E-Gov Bulletin from the UK suggests that social networks could sweep away political parties. Dr. Ian Kearns, former Head of the e-Government Programme at the Institute for Public Policy Research, tells the House of Commons’ Parliamentary IT Committee that Web 2.0 is giving people the tools to recognize and use their power to organize and campaign.

Dr. Kearns is speaking in the British parliamentary context where third parties have a reasonable shot at making a difference. I’m not sure social networks would have as easy of a time upending one of our two dominant parties. However, his point that parties can (and must!) take advantage of the technology is proven by the Howard Dean and Barack Obama presidential campaigns. The Internet and social apps (plus a good spreadsheet) put as much organizing power in the hands of two local advocates in a back office as could have been mustered by a national campaign office a couple decades ago.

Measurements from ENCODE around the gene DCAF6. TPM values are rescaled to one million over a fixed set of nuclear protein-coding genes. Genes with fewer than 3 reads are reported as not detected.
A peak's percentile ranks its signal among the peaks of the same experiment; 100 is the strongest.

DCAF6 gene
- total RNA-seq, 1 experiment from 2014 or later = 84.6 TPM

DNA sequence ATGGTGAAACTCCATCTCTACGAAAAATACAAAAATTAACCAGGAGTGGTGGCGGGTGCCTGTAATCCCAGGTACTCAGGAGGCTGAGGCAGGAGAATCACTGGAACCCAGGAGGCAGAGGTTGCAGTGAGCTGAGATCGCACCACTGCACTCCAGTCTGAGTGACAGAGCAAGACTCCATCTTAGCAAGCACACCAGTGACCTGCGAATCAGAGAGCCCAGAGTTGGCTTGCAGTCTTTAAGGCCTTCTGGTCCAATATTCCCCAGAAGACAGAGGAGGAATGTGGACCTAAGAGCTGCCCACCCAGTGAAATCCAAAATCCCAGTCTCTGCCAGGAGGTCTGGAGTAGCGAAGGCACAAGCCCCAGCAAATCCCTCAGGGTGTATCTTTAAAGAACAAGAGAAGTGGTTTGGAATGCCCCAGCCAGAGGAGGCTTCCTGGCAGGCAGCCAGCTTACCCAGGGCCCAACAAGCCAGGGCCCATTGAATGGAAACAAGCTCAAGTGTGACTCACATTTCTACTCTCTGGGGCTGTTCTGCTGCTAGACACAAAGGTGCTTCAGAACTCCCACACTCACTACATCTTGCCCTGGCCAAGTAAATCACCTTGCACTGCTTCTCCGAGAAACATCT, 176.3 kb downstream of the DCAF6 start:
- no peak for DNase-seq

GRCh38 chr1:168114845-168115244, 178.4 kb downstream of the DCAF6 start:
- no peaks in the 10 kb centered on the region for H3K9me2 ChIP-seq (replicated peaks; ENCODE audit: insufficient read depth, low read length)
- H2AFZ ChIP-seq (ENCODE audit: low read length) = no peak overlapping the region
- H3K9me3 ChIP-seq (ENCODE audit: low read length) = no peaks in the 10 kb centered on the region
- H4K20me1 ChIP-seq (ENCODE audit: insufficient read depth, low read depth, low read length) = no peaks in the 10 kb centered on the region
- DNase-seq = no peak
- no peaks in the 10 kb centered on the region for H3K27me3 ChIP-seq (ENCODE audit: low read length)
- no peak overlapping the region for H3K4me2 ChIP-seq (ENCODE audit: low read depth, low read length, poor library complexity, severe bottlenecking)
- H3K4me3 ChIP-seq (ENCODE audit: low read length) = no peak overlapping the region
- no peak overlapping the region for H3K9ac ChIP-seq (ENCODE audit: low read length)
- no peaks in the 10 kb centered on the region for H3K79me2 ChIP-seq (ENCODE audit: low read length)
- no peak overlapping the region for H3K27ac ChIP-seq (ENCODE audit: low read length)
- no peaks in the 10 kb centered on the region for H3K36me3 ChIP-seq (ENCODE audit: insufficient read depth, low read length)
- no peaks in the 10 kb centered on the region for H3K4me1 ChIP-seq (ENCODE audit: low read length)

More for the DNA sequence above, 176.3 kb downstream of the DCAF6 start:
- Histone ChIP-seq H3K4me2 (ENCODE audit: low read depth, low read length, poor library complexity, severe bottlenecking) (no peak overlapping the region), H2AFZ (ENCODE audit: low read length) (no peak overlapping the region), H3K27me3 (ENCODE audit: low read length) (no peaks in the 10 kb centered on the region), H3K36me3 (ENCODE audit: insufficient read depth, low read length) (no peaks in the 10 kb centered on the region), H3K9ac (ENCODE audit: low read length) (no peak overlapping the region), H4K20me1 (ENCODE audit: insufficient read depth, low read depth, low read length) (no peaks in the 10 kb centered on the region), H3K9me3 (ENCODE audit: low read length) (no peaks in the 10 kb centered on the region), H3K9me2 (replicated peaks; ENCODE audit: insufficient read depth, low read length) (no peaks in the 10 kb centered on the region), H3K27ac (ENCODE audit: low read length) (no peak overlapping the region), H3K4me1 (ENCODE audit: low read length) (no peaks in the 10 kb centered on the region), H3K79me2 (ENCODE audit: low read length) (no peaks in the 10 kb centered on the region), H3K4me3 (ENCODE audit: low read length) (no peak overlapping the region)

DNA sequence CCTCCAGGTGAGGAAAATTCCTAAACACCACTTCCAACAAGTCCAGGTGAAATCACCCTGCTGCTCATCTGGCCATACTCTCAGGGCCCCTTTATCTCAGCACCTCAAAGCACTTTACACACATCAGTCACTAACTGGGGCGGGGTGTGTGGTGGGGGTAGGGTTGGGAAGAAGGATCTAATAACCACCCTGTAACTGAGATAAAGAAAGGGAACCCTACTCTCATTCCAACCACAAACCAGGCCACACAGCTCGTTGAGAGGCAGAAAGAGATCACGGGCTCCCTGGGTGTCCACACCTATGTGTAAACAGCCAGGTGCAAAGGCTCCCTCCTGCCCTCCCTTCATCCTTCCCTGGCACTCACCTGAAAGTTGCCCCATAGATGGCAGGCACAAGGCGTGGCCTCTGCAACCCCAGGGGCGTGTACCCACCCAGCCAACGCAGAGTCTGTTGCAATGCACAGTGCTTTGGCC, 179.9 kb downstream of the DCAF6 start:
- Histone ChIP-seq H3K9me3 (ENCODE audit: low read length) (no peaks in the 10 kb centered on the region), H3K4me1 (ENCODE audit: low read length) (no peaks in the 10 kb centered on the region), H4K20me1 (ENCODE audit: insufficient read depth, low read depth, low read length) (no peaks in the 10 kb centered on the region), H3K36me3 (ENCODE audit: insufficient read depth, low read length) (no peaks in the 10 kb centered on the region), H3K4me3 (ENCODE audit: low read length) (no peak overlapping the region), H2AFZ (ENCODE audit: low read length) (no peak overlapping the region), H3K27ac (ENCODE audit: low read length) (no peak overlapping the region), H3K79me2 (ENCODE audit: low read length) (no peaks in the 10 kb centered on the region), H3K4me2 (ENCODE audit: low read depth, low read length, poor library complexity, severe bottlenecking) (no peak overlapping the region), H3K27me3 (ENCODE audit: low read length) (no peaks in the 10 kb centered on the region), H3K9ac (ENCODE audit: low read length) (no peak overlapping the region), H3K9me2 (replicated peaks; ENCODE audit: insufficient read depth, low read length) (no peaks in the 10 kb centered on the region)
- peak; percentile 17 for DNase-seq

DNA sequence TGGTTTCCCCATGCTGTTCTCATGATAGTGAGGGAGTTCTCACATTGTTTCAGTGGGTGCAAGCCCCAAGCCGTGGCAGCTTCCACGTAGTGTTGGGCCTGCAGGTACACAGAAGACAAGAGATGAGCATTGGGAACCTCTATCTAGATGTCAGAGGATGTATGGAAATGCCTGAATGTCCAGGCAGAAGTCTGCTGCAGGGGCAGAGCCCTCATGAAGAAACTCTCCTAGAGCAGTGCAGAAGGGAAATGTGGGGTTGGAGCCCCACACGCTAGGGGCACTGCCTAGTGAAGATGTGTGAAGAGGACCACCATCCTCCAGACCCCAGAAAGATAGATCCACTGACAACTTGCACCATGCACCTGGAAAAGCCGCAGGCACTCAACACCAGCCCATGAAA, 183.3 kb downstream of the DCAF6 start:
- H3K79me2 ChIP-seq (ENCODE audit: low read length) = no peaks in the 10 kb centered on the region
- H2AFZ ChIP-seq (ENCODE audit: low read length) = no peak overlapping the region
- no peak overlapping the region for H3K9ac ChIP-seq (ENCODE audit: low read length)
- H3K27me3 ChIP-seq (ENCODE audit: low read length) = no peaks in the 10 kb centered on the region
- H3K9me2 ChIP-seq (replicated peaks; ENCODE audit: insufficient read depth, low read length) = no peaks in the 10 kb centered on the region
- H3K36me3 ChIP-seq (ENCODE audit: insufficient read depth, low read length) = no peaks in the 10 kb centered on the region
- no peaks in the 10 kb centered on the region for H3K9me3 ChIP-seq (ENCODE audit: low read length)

While the technology is powerful, Dr. Kearns emphasizes that the big shift is in how we use the technology, how we expect to be involved in the information process. Yes, it’s the consumer-producer-conducer paradigm shift! Politicans need to get out of “broadcast” mode and recognize that politics is much more a two-way, participatory endeavor. The new politics is all about openness and engagement. If you’re running for office, you can’t just put up a website; you have to invite your voters in to build that website—to build its content—for you.

Advertisements